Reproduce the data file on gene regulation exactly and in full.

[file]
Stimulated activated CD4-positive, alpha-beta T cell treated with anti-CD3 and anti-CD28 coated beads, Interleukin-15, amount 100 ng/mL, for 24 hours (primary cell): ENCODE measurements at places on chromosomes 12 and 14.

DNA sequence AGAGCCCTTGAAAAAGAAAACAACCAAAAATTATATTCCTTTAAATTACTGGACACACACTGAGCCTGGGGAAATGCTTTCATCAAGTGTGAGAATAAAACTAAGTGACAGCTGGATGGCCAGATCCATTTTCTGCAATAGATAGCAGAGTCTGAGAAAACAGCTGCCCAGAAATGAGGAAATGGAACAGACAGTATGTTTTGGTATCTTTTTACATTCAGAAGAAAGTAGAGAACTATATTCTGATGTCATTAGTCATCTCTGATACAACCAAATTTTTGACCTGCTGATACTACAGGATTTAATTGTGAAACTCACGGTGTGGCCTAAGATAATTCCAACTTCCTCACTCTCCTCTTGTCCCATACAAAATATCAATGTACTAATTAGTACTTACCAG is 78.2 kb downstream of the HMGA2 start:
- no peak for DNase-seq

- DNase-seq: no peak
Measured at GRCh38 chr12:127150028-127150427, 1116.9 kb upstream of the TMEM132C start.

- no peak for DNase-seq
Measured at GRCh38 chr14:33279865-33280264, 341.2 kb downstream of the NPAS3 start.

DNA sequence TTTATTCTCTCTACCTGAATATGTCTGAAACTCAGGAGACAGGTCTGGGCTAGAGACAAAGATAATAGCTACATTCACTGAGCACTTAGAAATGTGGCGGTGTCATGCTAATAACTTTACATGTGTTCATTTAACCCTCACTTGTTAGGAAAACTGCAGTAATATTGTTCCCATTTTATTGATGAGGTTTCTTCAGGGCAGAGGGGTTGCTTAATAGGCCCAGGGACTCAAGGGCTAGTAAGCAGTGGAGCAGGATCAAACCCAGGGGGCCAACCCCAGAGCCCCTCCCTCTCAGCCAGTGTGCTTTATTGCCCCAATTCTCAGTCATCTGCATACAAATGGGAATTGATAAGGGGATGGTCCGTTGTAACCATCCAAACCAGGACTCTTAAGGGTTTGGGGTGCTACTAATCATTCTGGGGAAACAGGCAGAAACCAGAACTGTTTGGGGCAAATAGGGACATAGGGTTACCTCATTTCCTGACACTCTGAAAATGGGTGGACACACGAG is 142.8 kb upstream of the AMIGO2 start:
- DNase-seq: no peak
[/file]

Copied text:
Stimulated activated CD4-positive, alpha-beta T cell treated with anti-CD3 and anti-CD28 coated beads, Interleukin-15, amount 100 ng/mL, for 24 hours (primary cell): ENCODE measurements at places on chromosomes 12 and 14.

DNA sequence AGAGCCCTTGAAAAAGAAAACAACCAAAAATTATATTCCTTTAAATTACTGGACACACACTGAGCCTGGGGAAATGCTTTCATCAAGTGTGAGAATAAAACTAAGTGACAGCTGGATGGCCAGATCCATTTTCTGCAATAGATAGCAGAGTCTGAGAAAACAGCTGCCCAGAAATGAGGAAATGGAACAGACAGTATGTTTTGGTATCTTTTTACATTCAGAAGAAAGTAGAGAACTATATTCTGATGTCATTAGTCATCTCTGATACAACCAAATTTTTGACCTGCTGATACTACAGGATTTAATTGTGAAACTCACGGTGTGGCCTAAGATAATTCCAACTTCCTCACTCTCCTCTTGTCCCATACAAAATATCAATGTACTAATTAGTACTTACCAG is 78.2 kb downstream of the HMGA2 start:
- no peak for DNase-seq

- DNase-seq: no peak
Measured at GRCh38 chr12:127150028-127150427, 1116.9 kb upstream of the TMEM132C start.

- no peak for DNase-seq
Measured at GRCh38 chr14:33279865-33280264, 341.2 kb downstream of the NPAS3 start.

DNA sequence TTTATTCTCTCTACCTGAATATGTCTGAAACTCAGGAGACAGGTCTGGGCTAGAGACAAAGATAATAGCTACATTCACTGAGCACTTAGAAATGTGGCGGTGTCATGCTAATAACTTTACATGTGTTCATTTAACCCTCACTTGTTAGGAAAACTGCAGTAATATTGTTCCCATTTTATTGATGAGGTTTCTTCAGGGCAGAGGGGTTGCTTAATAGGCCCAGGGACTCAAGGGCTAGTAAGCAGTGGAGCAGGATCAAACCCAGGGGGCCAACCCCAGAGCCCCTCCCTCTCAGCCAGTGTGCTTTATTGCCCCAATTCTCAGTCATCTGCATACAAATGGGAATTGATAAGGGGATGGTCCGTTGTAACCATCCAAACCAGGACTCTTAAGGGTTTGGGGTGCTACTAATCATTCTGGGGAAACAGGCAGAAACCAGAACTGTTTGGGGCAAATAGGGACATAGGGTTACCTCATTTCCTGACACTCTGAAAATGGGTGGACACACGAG is 142.8 kb upstream of the AMIGO2 start:
- DNase-seq: no peak